A director who has personally benefited from the abuse of an unapproved scheme could find themselves on the HMRC “Hit List”. They could become personally liable to HMRC from 5 April 2019 by virtue of the Loan Charge mechanism. This means there is significant incentive for a company director to settle their entire Section 212 liability with the liquidator, in conjunction with HMRC, before April 2019.

HMRC are encouraging such settlements and will work with a liquidator to negotiate a settlement sum for the insolvent company by a director. This is in order to contribute to the avoided PAYE/ NIC liabilities and settle a director’s potential personally liability.

A recent forensic investigation identified untaxed contributions into an Employee Benefit Trust in excess of £1.3 million spanning a three year period, giving rise to a significant unpaid tax liability. In cases where known tax avoidance schemes are in operation, the sums involved are often material.

The scope for achieving recoveries under Section 212 is high, as it can be proven that company directors have personally benefited from receipt of funds from tax avoidance entities. This shows that their personal asset base is sufficient to fund a potential settlement to the liquidation estate.

It is important for liquidators to take a serious approach towards investigation and settlement. HMRC have the power to restore dissolved companies back onto the Register in order to pursue these avoided liabilities. Therefore, a company wound up prior to the implementation of the new Loan Charge is not enough to keep away from HMRC.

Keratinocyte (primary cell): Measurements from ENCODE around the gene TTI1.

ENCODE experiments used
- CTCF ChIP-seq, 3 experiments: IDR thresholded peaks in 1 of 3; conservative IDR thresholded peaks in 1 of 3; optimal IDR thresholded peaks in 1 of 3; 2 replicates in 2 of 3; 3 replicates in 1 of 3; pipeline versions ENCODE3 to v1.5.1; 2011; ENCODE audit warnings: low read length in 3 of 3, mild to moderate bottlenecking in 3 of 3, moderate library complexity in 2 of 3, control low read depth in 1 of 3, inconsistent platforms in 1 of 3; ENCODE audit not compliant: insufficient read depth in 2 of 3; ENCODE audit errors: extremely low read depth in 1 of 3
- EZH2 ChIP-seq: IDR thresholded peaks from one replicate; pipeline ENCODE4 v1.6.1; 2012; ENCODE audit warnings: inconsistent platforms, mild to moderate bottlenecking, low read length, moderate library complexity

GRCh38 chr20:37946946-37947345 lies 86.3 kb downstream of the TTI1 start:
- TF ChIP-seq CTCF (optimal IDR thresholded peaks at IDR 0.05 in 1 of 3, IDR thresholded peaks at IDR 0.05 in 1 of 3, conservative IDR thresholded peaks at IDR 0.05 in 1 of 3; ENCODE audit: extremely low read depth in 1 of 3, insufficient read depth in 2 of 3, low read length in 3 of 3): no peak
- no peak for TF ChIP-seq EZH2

Where office-holders have access to forensic services within their firm, or independently via a third party, they can assist insolvency practitioners and HMRC in conducting an independent investigation into a company’s trading to identify amounts paid into historic tax avoidance schemes and quantify the potential misfeasance claim against directors.

An electronic review of company bank statements and base records can identify personal assets and accounts of the directors from which to fund a potential settlement into the liquidation estate.

A forensic investigation can therefore benefit office holders and legal advisors in determining the scope to pursue further action against company directors under Section 212. This achieves significant realisations for the benefit of creditors and assists with cost recovery for the estate.

Forensic investigations can assist with:

  • Quantifying amounts paid into avoidance schemes
  • Unravelling complex offshore trust structures
  • Reviewing Trust Documents and scheme information
  • Reviewing automated bank transaction to identify all scheme expenses
  • Detailed review and reporting on company trading and potential asset shifting
  • Tracing movement of funds
  • Identifying transactions with directors and associated parties
  • Providing specialist tax advice

It is important for an insolvency practitioner to evaluate their options after the investigatory side has taken place. This is with regards to any potential misfeasance claims and the future approach. A solicitor should assess the evidence to ensure the correct tactics and proceedings in handling the claim.

In addition to the standard considerations which need to be made in an action for misfeasance under Section 212, thought must be given to the standing of HMRC. It is likely their inclusion will need to be made sooner rather than later.

It is critical to take the correct professional advice if you are aware of a company’s tax avoidance. This is in order to resolve the above issues in a timely manner.

Joint article written by Lauren Tennant, Tait Walker and Michael Stevens of TBI law.